It may be difficult to know what to do if you are worried about a family or friends alcohol use, or other drug use. It may be particularly concerning if you think someone you are close to is using alcohol and other drugs and not telling you about it. Explore this page to find out more.

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Provided by Reach Out

We have partnered with Reach Out to bring you the best factsheet information we can on this topic. Reach Out offers information, support and resources to help young people improve their understanding of mental health issues, develop resilience, and increase their coping skills and help-seeking behaviour.

Family Or Friends Alcohol Use or Other Drug Use

It may be difficult to know what to do if you are worried about someone's alcohol or other drug use. It may be particularly concerning if you think someone you are close to is using alcohol and other drugs and not telling you about it.friends alcohol use

Experimentation with drugs

It is not uncommon for young people to experiment with alcohol and other drugs. Experimentation may not necessarily lead to problem use. If you are concerned about someone's use of alcohol or other drugs it may be helpful to calmly talk to them about your concerns. Engaging them in a confrontational way may only alienate them.

Helping someone you think is using drugs

Helping someone who is not ready to change their behaviour may be difficult and the decision for them to get help is ultimately theirs. Sometimes we may get so concerned over someone else's drug use that we may not be looking after ourselves. It is important that you keep yourself safe. It may be helpful for you to talk to someone you trust about what is going on and how you feel. This may be a family member, teacher, school counsellor or youth worker.

Speaking with an organisation who specialises in drug and alcohol issues and treatment may be helpful for working out how best to approach your concerns. The Alcohol and Drug Information Service or Ted Noffs Foundation provide help and information for those who are using drugs and alcohol Check out the 'More information' section on this factsheet or the related links section for how to contact them.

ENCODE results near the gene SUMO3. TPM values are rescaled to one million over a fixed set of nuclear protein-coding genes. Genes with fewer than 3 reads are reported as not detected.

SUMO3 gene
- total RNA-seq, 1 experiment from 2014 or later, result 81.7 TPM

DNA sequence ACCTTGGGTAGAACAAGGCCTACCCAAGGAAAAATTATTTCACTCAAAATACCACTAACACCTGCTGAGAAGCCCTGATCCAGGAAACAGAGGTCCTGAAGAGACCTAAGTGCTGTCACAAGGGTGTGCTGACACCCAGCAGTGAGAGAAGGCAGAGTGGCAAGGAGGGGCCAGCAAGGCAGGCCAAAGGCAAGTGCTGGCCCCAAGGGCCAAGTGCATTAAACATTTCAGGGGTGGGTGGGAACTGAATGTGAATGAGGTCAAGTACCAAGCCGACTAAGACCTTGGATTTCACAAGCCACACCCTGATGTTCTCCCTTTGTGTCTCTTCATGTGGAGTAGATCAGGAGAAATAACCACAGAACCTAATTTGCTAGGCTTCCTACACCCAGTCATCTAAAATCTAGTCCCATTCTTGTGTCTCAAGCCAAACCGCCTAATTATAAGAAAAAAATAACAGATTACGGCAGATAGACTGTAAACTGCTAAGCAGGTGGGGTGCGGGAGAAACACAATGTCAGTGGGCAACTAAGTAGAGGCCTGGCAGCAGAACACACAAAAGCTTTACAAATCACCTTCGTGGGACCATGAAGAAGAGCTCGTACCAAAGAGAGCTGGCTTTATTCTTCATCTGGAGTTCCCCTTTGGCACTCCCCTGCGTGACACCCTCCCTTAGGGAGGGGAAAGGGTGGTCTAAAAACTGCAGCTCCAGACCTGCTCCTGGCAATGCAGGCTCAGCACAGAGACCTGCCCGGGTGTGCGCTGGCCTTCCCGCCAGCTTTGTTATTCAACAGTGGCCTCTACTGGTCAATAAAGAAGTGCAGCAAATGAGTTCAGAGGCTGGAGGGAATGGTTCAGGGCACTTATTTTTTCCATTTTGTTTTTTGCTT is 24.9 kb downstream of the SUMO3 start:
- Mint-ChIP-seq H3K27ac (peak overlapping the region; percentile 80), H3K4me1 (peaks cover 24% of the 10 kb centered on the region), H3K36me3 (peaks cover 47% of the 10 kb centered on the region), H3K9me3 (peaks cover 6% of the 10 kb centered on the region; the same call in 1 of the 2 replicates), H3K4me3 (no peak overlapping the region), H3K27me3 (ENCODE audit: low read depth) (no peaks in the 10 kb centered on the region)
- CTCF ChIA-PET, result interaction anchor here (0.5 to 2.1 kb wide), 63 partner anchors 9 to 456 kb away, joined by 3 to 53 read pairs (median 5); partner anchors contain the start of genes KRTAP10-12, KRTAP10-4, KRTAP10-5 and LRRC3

If you approach the person you are concerned about there are several things you may want to consider before doing so.

Be informed

It is a good idea to have a general knowledge of some of the reasons for using drugs, the effects and how to use them safely. By doing this you are more able to stick to the facts. You may want to check out other Reach Out fact sheets on the left hand side of this page or the DrugInfo Clearinghouse website for more information on alcohol and other drugs.

Discuss alcohol and other drug issues openly

Letting the person you are concerned about know that you are open to listening to them without being judgmental. This may encourage them to discuss their drug use with you. Asking them what they think about the way the media discusses and portrays drug use may be a helpful conversation starter. If they know you are open minded on the issue and have thought about your own use they may be more likely to feel comfortable discussing it with you.

Talk about safer use

Give the person you are concerned about information about where they can get information about safer drug use. You may want to check out Reach Out's Safer drug use fact sheet for organisations that can help.

What to do if someone says they have a problem

friends alcohol useAcknowledging drugs are a problem may be a big step. If someone has come to you saying they have a problem, you may be able to assist them by finding out what help is available in your local area. Your local doctor, counsellor, hospital, community health centre, Alcohol and Drug Information Service (ADIS) or youth worker are people who may be able to help.

Check out Reach Out's Getting help for drug use factsheet for more info on who can help or the beyondblue Directory of Medical and Allied Health Practitioners for a doctor or counsellor. Look up 'Community Health Services' in the White Pages to find your local community health centre. Contact details for ADIS is listed at the end of this fact sheet.

Affected by someone's drug problem?

Sometimes it is sensible to seek help and advice yourself if someone's behaviour, due to an alcohol or other drug problem, is impacting on your life. You may feel overly anxious or protective of the person with a problem or their behaviour towards you may be threatening or violent.

Remember you can seek support and advice for yourself. A counsellor, doctor or youth worker are people who may be able to help you. Check out Reach Out's Who can help you section for more information about how they can help. For contact details for ADIS check out more information below.

More information

Alcohol and Drug Information Service Numbers in each Australian state

  • NSW Alcohol and Drug Information Service (ADIS) - (02)¬†9361¬†8000 or 1800 422 599 in rural and regional NSW.
  • Directline (Victorian Based)- 1800 888 236
  • SA ADIS - (08)¬†8363¬†8618 or 1300 131 340
  • WA ADIS - (08)¬†9442¬†5000 or 1800 198 024
  • QLD ADIS - (07)¬†3837¬†5989 or 1800 177 833
  • Tasmanian ADIS - (03)¬†9416¬†1818 or 1800 811 994
  • NT ADIS - 1800 629 683 or Alice Springs (08)¬†8951¬†7580 or Darwin (08)¬†8922¬†8399
  • NT Amity House - (08)¬†8944¬†6565 or 1800 684 372
  • ACT ADIS - (02)¬†6205¬†4545
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